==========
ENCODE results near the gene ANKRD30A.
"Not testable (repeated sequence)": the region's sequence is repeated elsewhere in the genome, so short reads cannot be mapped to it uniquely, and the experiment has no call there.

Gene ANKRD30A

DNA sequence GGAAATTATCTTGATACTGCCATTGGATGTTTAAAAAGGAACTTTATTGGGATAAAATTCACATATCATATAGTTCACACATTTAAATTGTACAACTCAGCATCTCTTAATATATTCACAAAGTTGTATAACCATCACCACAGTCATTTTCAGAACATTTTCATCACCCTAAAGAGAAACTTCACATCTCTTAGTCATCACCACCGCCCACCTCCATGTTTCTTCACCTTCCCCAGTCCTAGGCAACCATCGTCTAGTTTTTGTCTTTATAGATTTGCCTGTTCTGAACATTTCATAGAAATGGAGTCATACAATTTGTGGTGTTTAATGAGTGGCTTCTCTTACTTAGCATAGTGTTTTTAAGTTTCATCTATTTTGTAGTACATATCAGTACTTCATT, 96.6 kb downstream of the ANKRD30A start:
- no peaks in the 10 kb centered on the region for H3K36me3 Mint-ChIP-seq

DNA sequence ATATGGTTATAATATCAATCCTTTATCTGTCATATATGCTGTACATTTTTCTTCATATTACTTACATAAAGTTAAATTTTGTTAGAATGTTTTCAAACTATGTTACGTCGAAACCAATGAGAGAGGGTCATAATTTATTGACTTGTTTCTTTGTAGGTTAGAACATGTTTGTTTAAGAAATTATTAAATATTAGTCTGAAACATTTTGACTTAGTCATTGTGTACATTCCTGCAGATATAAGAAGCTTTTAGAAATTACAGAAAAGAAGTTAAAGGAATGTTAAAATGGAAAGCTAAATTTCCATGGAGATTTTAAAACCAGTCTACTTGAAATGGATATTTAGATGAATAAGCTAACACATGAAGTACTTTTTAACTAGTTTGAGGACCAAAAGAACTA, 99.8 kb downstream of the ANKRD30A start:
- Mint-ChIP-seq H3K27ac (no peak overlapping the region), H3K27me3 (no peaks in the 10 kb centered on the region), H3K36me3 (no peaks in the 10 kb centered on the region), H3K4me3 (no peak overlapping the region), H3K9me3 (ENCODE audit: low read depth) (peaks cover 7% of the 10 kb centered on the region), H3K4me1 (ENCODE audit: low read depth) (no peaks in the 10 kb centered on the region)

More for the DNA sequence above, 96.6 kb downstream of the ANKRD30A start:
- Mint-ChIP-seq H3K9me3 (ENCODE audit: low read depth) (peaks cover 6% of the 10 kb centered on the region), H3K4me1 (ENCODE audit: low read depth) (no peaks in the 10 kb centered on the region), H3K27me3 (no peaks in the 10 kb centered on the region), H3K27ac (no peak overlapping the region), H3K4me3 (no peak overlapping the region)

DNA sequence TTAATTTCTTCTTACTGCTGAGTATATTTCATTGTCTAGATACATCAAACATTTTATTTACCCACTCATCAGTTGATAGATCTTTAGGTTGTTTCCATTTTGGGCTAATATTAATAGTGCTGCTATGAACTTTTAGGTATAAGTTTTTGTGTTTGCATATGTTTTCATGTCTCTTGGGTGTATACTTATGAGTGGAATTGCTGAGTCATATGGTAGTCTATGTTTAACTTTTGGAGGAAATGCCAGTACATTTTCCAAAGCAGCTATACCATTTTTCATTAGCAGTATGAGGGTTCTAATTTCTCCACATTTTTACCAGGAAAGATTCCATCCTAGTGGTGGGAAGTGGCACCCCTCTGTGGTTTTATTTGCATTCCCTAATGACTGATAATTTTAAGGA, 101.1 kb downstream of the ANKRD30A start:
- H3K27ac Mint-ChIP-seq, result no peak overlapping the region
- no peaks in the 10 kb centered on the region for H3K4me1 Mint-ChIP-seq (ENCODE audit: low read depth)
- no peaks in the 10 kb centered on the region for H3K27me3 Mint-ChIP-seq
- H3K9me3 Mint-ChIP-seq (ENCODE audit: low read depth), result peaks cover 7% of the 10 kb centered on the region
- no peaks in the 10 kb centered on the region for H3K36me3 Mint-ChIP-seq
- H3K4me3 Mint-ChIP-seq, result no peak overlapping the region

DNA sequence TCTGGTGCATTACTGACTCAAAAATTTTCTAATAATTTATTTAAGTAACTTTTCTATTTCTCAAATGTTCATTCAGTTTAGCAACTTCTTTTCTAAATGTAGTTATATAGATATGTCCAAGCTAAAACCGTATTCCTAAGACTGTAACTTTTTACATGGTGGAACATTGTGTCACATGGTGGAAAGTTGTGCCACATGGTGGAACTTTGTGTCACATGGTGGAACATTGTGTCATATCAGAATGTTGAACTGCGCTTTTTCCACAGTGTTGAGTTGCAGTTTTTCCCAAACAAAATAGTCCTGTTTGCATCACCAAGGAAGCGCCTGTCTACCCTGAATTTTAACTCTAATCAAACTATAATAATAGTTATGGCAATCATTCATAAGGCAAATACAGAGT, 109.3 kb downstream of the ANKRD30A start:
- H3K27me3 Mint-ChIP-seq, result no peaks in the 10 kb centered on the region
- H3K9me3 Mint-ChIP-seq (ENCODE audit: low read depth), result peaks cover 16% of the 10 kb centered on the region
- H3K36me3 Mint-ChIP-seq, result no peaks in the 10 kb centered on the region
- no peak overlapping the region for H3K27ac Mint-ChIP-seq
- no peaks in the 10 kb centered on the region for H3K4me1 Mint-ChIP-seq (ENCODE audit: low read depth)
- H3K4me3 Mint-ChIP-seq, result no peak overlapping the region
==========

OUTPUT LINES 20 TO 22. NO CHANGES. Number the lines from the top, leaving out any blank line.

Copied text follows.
- H3K36me3 Mint-ChIP-seq, result no peaks in the 10 kb centered on the region
- no peak overlapping the region for H3K27ac Mint-ChIP-seq
- no peaks in the 10 kb centered on the region for H3K4me1 Mint-ChIP-seq (ENCODE audit: low read depth)